The origins of economic nationalism can be traced back to the second half of the 19th century when Indian leaders like Dadabhai Naoroji, Mahadev Govind Ranade and Romesh Chandra Dutt among others began realizing that the British rule was economically exploiting India and that it was largely responsible for keeping India under extreme poverty.
From this a whole generation of Indian leaders like Gopal Krishna Gokhle, Bal Gangadhar Tilak, G.V. Joshi and many others developed a systematic and comprehensive economic critique of the British rule.
They emphasized that the colonial rule was economically exploiting India in a variety of ways. Initially this exploitation was confined to heavy taxation of the peasantry and the unequal trade with India. It was an unequal trade because the British East India Company (which was granted a monopoly of trade with India by the British Parliament) bought Indian goods very cheap and sold British manufactured goods to India at a very expensive rate. This resulted in India’s wealth going to England.
It also destroyed the traditional handicraft industries of India. However, in the 19th century, whereas this form of economic exploitation continued, new and more complex forms of exploitation came into being. Now the colonial rulers exploited India as a supplier of raw material for their industries and a market where the goods produced in the British industries could be sold.
India was made to cultivate those raw materials (like cotton or jute) which were required by British industries. The impact of this was that India’s wealth, which could have been utilized for India’s industrialization and economic development, was utilized instead for Britain’s economic development. The Indian nationalist leaders learnt these vital facts and propagated them at the same time.
As a part of their understanding about a steady economic exploitation of India, the nationalist leaders, Dadabhai Naoroji in particular, propounded the drain theory. Naoroji, in his famous book Poverty and the Un-British Rule in India argued that India’s economic resources were being systematically siphoned off to England through trade, industrialization and high salaries to British officials which were being paid by Indian money.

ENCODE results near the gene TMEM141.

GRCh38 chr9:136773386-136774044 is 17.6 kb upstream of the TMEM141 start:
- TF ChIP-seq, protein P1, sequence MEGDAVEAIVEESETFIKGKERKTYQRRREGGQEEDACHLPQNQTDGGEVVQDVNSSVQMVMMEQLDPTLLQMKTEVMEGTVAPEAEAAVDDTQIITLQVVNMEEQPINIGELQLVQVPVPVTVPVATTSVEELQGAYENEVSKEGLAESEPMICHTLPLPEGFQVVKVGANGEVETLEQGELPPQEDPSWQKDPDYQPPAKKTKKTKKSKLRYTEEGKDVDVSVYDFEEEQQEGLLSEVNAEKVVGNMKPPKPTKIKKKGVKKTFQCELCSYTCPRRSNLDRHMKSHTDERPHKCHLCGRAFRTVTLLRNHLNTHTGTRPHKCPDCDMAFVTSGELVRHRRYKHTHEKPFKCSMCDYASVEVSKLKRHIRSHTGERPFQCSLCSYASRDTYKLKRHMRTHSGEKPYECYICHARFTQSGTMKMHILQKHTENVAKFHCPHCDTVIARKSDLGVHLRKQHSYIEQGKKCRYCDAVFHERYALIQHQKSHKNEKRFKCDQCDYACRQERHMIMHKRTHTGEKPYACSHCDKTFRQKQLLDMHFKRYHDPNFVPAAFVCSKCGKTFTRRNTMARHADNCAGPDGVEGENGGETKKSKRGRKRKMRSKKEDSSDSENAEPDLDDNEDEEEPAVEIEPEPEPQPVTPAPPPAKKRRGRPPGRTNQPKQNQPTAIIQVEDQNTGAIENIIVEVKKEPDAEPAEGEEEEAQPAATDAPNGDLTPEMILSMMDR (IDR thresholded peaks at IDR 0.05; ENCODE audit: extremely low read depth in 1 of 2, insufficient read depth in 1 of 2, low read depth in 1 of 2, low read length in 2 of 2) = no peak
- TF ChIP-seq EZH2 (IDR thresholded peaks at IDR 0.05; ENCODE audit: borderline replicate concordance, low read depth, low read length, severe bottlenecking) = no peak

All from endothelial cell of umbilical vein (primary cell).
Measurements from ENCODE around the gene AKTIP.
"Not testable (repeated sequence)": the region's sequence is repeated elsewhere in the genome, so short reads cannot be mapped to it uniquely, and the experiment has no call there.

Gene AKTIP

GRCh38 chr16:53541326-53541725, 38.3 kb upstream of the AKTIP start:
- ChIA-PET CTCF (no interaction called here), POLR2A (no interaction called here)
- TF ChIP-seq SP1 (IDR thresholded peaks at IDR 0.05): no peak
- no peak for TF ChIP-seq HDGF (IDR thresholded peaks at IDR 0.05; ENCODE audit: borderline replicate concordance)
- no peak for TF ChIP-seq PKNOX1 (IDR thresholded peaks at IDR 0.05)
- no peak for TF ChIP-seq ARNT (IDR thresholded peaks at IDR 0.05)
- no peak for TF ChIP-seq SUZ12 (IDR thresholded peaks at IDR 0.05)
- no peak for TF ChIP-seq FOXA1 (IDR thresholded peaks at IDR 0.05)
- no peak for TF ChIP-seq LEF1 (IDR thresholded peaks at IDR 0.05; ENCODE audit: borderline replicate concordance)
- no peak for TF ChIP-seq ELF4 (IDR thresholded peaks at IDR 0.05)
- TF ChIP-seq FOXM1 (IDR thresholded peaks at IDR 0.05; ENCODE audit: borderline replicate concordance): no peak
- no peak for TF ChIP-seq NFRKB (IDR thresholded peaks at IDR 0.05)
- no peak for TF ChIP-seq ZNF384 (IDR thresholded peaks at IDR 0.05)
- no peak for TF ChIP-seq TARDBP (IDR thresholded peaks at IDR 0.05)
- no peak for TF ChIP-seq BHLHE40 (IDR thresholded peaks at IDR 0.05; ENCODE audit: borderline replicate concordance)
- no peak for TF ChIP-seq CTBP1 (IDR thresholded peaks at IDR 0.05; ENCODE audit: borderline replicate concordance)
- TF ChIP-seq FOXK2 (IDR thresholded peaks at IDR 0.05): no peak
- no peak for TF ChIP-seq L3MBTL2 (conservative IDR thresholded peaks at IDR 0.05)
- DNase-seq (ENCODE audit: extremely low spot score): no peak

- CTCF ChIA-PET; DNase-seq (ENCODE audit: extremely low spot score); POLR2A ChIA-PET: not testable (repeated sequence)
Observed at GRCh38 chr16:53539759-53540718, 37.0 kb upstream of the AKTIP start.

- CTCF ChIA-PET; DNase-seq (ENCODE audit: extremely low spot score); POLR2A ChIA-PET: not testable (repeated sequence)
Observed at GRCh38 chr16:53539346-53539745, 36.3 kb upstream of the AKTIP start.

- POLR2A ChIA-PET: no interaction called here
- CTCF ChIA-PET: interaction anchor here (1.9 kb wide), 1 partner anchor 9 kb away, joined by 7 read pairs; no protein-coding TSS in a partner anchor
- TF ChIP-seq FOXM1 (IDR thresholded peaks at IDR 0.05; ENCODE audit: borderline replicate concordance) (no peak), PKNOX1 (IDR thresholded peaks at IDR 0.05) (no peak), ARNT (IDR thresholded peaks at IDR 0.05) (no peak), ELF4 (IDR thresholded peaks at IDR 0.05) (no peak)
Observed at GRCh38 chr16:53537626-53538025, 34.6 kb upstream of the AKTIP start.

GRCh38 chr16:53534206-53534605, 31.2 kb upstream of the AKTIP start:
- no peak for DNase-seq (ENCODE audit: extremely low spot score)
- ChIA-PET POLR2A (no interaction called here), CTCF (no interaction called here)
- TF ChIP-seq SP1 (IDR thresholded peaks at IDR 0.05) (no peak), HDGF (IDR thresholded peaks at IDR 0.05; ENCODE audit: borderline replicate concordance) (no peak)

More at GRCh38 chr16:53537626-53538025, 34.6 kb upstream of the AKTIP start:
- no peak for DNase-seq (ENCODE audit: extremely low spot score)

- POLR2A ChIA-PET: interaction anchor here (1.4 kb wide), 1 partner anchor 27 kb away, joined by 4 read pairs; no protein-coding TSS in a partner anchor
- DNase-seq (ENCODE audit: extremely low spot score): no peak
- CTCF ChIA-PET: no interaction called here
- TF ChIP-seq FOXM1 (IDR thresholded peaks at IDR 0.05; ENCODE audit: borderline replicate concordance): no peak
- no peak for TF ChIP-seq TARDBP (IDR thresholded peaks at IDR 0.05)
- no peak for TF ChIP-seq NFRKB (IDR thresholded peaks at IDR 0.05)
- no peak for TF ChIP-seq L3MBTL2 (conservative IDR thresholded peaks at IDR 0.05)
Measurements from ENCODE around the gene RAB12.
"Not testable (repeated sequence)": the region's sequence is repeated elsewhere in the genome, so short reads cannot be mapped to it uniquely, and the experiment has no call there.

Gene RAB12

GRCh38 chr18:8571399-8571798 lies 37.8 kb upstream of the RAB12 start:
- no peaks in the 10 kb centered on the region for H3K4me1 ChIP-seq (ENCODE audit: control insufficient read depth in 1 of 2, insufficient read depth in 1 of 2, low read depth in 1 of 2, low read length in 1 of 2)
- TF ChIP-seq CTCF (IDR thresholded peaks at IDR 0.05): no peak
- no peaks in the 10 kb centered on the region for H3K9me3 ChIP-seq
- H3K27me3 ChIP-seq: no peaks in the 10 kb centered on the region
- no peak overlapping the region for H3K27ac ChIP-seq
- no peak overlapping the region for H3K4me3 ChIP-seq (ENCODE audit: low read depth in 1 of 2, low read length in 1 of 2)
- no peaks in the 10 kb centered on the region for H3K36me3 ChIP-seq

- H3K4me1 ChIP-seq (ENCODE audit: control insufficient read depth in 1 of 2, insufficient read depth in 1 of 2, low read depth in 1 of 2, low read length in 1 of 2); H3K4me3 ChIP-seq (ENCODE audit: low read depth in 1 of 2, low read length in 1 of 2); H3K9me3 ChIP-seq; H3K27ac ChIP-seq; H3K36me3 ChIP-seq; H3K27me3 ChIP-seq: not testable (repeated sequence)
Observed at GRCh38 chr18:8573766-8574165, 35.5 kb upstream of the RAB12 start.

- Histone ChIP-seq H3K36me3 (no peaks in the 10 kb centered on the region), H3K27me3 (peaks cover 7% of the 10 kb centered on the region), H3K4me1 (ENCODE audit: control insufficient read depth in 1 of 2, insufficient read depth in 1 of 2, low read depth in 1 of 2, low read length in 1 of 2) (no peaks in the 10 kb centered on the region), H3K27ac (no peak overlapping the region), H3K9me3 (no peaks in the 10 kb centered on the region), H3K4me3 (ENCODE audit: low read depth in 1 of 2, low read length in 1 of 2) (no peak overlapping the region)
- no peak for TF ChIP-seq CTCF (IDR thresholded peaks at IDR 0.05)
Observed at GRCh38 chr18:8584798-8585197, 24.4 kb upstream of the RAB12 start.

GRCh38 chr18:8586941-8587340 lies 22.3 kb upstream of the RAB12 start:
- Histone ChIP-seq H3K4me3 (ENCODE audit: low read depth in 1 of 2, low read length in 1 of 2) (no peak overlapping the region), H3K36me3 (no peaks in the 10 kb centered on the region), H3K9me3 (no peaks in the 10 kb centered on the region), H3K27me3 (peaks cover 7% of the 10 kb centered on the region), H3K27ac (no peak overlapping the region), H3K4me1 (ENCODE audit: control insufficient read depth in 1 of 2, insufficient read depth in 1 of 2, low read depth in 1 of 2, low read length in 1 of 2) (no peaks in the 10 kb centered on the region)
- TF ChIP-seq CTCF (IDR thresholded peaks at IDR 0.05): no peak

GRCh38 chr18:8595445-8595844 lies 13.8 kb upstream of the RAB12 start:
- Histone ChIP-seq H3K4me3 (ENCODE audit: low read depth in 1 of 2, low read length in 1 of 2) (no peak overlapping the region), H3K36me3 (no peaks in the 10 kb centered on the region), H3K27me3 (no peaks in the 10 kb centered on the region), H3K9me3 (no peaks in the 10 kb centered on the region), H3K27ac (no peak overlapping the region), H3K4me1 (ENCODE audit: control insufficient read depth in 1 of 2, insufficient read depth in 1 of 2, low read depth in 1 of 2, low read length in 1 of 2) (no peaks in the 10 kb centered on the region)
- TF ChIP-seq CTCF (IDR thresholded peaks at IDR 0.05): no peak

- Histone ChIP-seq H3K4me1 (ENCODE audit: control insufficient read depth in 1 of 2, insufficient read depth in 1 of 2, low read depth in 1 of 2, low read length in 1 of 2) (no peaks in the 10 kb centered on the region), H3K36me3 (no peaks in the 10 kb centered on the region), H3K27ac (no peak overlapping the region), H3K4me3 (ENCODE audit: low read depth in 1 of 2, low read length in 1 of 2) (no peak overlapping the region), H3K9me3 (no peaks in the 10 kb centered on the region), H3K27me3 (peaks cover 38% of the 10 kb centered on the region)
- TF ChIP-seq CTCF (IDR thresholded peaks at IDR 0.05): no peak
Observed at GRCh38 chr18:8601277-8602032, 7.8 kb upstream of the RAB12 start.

According to their calculations this ‘drain’ amounted to one half of government revenues and more than one third of India’s total savings. It was that Britain’s enrichment and India’s improvishment were taking place simultaneously.
The early nationalist leaders argued that the British colonial rule, in a variety of ways, completely subordinated Indian economy to the economy of Great Britain. In their view the direction of the Indian economy was being geared to suit the needs of British economy. They demanded an end to the flow of Indian wealth to England and the industrialization of India with the help of Indian capital only, so that it would benefit India and Indian people. In order to achieve this, the nationalist leaders demanded self-rule, or self-government or Swaraj for their country.
The relevance of economic nationalism, as formulated by the nationalist leaders, was two-fold:
Firstly, it demolished the notion, generally held by the educated people in the first half of the 19th century, that the British colonial government was a benevolent government and would ultimately lead to India’s economic development. Many people had believed that, if the colonial rule would continue for a long time, India would, in the end, become prosperous like Great Britain.
The Indian nationalist leaders were able to demonstrate that this was wrong thinking and that the British colonial rule was actually harmful to the interests of the Indian people.
Secondly, economic nationalism laid the foundation for a powerful nationalist agitation against the British colonial rule which started in the 20th century under the leadership of Mahatma Gandhi and other leaders. These leaders took the ideas of the ‘economic nationalism’ to the Indian people and thus mobilized them into the national movement. Once the masses of Indian people joined the national movement, it became impossible for the British colonial rule to remain in India.